DL - Doctor of Letters (D.Litt.)
Effective prior to 2011
Modifications Made to Curriculum: Fall 2019, Fall 2020, Fall 2021, Fall 2022
The interdisciplinary Arts and Letters program recognizes that in the contemporary world, a thorough grounding in the humanities offers the necessary intellectual and personal development for individuals to stay informed about timely issues—and timeless speculations—emerging throughout the world.
In consultation with an adviser, students in the D.Litt. Program must write a dissertation based on significant and sustained scholarly primary research.
Concentrations for D.Litt.
D.Litt. candidates also do a concentration of 4 courses, which should be selected to achieve congruence and connectedness. D.Litt. students must declare a concentration prior to registering for their 6th course. Some A&L courses may serve different concentrations, depending on content and subject to consultation with the Program Director. Students must also take coursework from at least three separate areas of study. The available concentrations are:
Literary Studies: Explore the craft and meanings of literature from past and present, encompassing a variety of authors, time periods, and genres from Shakespeare to the graphic novel.
Fine Arts and Media Studies: Explore the academic study of the arts, practice of the arts, and the arts in the public sphere.
Historical Studies: Explore historiography and topics in a curriculum mainly focusing on Europe and America.
Studies in Religion: Explore the phenomenon of religion through a diversity of disciplines, approaches, and across traditions and cultural contexts.
Teaching in the Two-Year College: Study in this concentration supports students training to teach at two-year colleges, including training in pedagogy, teaching specialization, and an internship.
Teaching Writing: Study in this concentration enables teachers of all levels the opportunity to use research and theory to foster a vision of literacy learning as an active social process in which students become engaged writers.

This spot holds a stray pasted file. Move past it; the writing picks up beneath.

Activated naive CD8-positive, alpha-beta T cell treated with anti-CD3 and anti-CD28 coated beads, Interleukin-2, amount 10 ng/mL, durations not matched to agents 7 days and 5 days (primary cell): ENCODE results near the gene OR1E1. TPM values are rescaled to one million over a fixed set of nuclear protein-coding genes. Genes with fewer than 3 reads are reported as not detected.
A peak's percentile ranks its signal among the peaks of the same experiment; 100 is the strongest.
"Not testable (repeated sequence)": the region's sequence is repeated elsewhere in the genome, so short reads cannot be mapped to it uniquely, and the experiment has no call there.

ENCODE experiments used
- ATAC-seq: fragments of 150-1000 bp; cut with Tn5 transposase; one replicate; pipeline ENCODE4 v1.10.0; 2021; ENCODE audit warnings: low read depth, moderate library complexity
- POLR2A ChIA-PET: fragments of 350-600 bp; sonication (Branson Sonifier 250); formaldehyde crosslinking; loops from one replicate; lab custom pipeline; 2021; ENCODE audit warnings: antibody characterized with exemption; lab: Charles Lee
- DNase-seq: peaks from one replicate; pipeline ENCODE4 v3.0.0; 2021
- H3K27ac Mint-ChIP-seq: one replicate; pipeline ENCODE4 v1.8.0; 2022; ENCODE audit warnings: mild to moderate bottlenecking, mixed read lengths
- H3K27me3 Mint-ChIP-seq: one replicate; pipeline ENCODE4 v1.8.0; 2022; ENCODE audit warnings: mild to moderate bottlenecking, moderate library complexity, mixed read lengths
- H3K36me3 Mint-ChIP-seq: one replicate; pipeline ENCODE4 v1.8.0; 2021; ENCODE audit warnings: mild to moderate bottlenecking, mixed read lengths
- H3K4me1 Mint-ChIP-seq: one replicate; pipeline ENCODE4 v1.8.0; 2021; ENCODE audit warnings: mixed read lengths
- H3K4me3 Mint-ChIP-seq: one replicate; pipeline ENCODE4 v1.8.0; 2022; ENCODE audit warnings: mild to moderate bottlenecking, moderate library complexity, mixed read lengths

Writing: Explore writing through several different genres, including but not limited to: essay, poetry, short story, prose, and academic writing. This concentration is required for a creative writing dissertation.
Free Form Requisites
Students in the Doctor of Letters program complete 45 credit hours from Arts and Letters listings, as well as approved courses from other Caspersen and Theological School programs
I. Required Courses (6 credit hours)
Complete all of the following:
course - Liberal Studies: What They Are, What They Do
course - The Joy of Scholarly Writing: Beginning the Dissertation Process
In order to ensure congruence and connectedness within the course of study, D.Litt students must declare a concentration prior to registering for their 6th course.
A. Literary Studies (12 credits)
Selected from AREL and by Program Director approval.
B. Fine Arts and Media Studies (12 credits)
Selected from ARFA and by Program Director approval.
C. Historical Studies (12 credits)
Selected from ARHI and from HIST by Program Director approval.
D. Studies in Religion (12 credits)
Selected from ARSP, and from REL or Theological School offerings by Program Director approval.
E. Teaching in the Two-Year College (12 credits)
Complete all of the following:
course - Introduction to the Two-Year College
course - Two Year College Internship
Two Arts and Letters courses in one’s teaching specialization.
F. Writing (12 credits)
Required concentration for a Creative Writing dissertation.
G. Teaching Writing (12 credits)
Refer to the program page for requirements.
Note: As of the 2020-2021 Academic Year, Conflict Resolution is no longer available as a concentration; instead, it is available as a stand-alone certificate to all Arts and Letters students. Refer to the Conflict Resolution & Leadership page for requirements.
III. Electives (18 credit hours)
The remainder of a D.Litt. student’s coursework should be selected from a minimum of two other areas of concentration, and in consultation with the Program Director, to achieve breadth and depth in interdisciplinary training. Students must take courses with a minimum of three different professors.
IV. Dissertation (9 credit hours)
course - Dissertation 1